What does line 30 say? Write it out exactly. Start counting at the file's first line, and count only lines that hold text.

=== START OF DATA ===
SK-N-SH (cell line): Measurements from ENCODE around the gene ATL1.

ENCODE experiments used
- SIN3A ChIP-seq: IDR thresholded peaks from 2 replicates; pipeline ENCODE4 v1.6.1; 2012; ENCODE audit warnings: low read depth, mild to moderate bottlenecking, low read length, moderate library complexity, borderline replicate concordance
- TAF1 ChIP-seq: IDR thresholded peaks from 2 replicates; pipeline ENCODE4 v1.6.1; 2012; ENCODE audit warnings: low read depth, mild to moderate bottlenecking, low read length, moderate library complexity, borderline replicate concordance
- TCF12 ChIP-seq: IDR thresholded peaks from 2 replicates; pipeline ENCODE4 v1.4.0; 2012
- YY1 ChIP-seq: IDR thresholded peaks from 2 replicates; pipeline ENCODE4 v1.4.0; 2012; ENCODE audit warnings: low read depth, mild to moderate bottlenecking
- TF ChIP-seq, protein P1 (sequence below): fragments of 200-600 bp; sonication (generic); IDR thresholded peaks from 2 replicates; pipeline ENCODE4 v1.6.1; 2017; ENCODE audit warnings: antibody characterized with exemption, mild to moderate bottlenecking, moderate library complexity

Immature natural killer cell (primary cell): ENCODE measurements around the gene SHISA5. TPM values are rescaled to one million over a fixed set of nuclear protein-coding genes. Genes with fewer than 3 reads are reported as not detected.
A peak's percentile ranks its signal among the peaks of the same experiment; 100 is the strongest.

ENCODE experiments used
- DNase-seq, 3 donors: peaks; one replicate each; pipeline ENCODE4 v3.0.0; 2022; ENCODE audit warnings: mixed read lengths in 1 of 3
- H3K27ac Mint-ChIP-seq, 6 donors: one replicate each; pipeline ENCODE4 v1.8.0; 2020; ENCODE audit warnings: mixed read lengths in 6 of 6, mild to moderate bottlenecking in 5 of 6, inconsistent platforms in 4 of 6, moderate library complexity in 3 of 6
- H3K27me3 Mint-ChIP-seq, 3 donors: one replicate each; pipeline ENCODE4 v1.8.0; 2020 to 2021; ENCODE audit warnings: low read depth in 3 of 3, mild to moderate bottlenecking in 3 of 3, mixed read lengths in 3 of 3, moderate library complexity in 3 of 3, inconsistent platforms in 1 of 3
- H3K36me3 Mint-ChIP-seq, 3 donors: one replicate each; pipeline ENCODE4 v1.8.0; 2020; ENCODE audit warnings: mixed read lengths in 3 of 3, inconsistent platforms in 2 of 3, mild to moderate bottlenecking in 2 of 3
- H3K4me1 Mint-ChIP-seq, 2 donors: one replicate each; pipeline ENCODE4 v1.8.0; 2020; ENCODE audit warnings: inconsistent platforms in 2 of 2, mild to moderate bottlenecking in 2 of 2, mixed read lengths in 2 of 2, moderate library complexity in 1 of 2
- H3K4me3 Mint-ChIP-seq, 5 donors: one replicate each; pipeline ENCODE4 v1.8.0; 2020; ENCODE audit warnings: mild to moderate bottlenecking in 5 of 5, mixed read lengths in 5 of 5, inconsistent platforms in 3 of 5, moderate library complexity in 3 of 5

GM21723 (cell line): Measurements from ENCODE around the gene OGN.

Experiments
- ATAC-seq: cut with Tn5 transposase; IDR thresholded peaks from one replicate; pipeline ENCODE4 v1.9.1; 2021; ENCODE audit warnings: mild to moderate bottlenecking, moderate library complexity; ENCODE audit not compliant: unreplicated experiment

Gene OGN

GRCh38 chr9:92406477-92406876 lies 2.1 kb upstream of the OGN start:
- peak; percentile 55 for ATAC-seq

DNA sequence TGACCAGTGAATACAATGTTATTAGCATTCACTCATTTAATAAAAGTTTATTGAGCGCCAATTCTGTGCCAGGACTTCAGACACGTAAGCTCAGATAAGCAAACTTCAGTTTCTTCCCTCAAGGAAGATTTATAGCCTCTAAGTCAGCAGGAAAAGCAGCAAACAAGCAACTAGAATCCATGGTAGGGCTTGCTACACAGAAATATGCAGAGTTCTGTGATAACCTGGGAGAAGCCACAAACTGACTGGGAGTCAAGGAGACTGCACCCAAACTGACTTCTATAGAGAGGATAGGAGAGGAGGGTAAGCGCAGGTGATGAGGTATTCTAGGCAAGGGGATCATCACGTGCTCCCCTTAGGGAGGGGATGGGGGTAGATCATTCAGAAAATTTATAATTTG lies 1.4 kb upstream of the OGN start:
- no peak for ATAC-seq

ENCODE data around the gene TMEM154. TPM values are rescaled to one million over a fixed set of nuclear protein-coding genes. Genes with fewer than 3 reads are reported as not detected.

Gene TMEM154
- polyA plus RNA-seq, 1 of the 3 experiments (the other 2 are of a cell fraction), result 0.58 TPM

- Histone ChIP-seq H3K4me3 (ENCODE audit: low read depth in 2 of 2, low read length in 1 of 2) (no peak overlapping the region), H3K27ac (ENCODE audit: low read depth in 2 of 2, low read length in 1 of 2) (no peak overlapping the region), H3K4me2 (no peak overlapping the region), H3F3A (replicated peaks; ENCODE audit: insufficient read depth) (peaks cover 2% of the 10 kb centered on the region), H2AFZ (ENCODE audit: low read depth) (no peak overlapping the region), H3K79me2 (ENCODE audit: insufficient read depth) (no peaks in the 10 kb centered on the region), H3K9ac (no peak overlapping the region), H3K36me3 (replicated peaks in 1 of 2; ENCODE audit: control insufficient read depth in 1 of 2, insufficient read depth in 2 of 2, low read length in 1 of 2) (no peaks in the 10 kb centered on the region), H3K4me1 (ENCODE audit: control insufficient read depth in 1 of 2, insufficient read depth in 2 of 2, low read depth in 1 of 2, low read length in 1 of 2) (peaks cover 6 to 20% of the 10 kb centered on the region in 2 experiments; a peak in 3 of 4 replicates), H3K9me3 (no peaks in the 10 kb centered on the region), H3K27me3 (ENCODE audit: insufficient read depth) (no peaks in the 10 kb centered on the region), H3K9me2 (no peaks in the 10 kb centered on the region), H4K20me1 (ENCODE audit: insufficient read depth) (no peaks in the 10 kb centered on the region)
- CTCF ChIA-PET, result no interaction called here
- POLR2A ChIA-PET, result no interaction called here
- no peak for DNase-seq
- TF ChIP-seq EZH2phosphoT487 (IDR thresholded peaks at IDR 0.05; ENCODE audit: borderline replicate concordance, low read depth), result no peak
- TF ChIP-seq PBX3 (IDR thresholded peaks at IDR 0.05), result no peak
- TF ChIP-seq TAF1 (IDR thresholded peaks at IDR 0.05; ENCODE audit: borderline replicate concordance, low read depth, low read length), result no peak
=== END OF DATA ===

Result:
- POLR2A ChIA-PET, result no interaction called here